[STR] – We’re skeptical of any type of one size fits all expectation about giving back to open source, even a moral or social expectation. It’s very difficult to draw clear lines about when such an expectation should exist and easy to find examples that are contrary the intent of such expectations. If someone is using open source to work on a social good project in their spare time, are they obligated to contribute back to the open source core? Presumably not many people would have that expectation. If a life sciences researcher is paying a cloud provider for the use of the cloud provider’s service to help discover a new drug that cures a previously incurable disease, is the researcher or cloud provider performing an anti-social act by not contributing code back to the project if they are each adding value in different ways?
Deciding to release a project into open source is a commercial act–it has commercial implications that are well known. Provided that the person or people who make the decision on licensing are aware of those implications and freely choose to accept them, the expectation of a moral or social obligation on future users of the project, whomever they are, is simply hope and no more binding than a wish.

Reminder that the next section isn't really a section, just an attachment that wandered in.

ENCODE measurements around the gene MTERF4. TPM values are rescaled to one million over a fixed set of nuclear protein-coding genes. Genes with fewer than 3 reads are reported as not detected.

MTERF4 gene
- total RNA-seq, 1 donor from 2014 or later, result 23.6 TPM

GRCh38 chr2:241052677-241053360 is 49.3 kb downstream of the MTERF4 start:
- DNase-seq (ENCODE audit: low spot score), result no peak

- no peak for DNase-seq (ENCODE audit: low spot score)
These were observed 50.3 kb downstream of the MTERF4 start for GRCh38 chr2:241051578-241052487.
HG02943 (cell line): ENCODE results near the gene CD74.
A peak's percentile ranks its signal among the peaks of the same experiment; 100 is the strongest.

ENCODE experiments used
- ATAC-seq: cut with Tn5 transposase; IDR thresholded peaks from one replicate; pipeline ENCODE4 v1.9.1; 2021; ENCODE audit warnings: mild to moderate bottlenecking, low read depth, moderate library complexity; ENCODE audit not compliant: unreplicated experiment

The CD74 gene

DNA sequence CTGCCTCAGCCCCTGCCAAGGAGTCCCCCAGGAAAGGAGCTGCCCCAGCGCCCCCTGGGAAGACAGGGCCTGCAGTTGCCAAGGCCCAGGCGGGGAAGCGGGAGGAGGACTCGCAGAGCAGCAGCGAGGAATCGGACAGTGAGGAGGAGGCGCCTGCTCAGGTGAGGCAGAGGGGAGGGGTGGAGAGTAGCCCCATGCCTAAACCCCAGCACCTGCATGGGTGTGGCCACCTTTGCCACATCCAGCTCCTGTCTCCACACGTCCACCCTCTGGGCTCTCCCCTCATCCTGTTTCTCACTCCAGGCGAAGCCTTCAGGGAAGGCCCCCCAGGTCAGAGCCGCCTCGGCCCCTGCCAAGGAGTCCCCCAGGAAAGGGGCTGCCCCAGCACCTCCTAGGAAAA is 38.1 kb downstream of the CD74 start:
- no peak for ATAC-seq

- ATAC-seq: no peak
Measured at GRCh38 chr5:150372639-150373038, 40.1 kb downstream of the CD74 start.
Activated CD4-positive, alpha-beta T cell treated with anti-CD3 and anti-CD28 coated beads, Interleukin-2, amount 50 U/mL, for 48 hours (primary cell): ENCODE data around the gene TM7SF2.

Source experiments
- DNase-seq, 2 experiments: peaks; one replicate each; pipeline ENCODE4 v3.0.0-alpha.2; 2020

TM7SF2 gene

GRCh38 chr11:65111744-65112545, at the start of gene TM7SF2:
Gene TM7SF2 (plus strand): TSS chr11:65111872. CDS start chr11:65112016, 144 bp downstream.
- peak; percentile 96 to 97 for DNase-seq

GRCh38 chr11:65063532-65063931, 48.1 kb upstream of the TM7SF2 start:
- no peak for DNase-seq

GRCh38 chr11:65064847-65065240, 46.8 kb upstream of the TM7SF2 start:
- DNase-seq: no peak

What is the reason that a company or organization should give back to open source?
JA – It depends on the company and how they’re using the technology. For a user of the technology, they could give back as a way to recruit. For an organization monetizing the project, they have to give back to show they can actually support their customers. End customers, especially enterprises, want committers than can fix their bugs in open source. For open source companies, giving back is the only way to make money.
PC – “tragedy of the commons” is often cited, but I’ll instead refer to the “Little Red Hen.” Everyone is totally willing to eat her bread. No one is willing to help grind the grain or knead the dough, etc. After a while, the Little Red Hen won’t be around to make you bread (open source inventors move on, or can literally pass from life). The Little Red Hen also needs to pay rent. (I keep thinking back to all the other creatives who are asked to work for free “for the exposure.”) While ideally some Open Source contributors are sponsored by employers who make money other ways — and these can die off quickly if that beneficent employer runs into financial hardship — for many people who have to put bread on the table, they have to move to an “open core,” where some base functionality is given away, while value-added functionality is commercialized.